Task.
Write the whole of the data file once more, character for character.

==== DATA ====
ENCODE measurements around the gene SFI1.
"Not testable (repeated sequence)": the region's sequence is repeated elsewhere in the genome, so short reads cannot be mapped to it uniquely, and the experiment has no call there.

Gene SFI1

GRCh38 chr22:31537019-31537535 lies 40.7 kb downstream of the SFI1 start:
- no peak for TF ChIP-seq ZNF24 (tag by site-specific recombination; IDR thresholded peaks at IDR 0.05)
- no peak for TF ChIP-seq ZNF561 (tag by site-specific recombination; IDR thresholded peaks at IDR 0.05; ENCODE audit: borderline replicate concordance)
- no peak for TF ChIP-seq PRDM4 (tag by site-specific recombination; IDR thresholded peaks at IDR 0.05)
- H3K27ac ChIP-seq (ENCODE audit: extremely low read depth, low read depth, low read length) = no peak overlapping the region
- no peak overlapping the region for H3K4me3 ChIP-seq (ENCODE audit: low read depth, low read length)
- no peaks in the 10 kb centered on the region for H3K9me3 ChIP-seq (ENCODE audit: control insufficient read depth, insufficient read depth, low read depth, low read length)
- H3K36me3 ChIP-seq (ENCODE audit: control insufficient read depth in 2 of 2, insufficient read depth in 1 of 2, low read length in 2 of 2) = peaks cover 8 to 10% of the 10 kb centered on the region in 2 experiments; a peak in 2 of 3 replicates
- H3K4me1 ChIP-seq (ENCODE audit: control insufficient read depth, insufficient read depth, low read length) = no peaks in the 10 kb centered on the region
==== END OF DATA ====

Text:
ENCODE measurements around the gene SFI1.
"Not testable (repeated sequence)": the region's sequence is repeated elsewhere in the genome, so short reads cannot be mapped to it uniquely, and the experiment has no call there.

Gene SFI1

GRCh38 chr22:31537019-31537535 lies 40.7 kb downstream of the SFI1 start:
- no peak for TF ChIP-seq ZNF24 (tag by site-specific recombination; IDR thresholded peaks at IDR 0.05)
- no peak for TF ChIP-seq ZNF561 (tag by site-specific recombination; IDR thresholded peaks at IDR 0.05; ENCODE audit: borderline replicate concordance)
- no peak for TF ChIP-seq PRDM4 (tag by site-specific recombination; IDR thresholded peaks at IDR 0.05)
- H3K27ac ChIP-seq (ENCODE audit: extremely low read depth, low read depth, low read length) = no peak overlapping the region
- no peak overlapping the region for H3K4me3 ChIP-seq (ENCODE audit: low read depth, low read length)
- no peaks in the 10 kb centered on the region for H3K9me3 ChIP-seq (ENCODE audit: control insufficient read depth, insufficient read depth, low read depth, low read length)
- H3K36me3 ChIP-seq (ENCODE audit: control insufficient read depth in 2 of 2, insufficient read depth in 1 of 2, low read length in 2 of 2) = peaks cover 8 to 10% of the 10 kb centered on the region in 2 experiments; a peak in 2 of 3 replicates
- H3K4me1 ChIP-seq (ENCODE audit: control insufficient read depth, insufficient read depth, low read length) = no peaks in the 10 kb centered on the region